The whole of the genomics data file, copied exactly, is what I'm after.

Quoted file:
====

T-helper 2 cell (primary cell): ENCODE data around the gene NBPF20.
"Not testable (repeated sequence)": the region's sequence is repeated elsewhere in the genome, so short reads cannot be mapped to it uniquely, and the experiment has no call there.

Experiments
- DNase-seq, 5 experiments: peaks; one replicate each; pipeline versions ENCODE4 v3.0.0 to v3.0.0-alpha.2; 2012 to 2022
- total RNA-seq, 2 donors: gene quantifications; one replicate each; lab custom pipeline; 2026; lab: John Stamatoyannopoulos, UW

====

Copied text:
T-helper 2 cell (primary cell): ENCODE data around the gene NBPF20.
"Not testable (repeated sequence)": the region's sequence is repeated elsewhere in the genome, so short reads cannot be mapped to it uniquely, and the experiment has no call there.

Experiments
- DNase-seq, 5 experiments: peaks; one replicate each; pipeline versions ENCODE4 v3.0.0 to v3.0.0-alpha.2; 2012 to 2022
- total RNA-seq, 2 donors: gene quantifications; one replicate each; lab custom pipeline; 2026; lab: John Stamatoyannopoulos, UW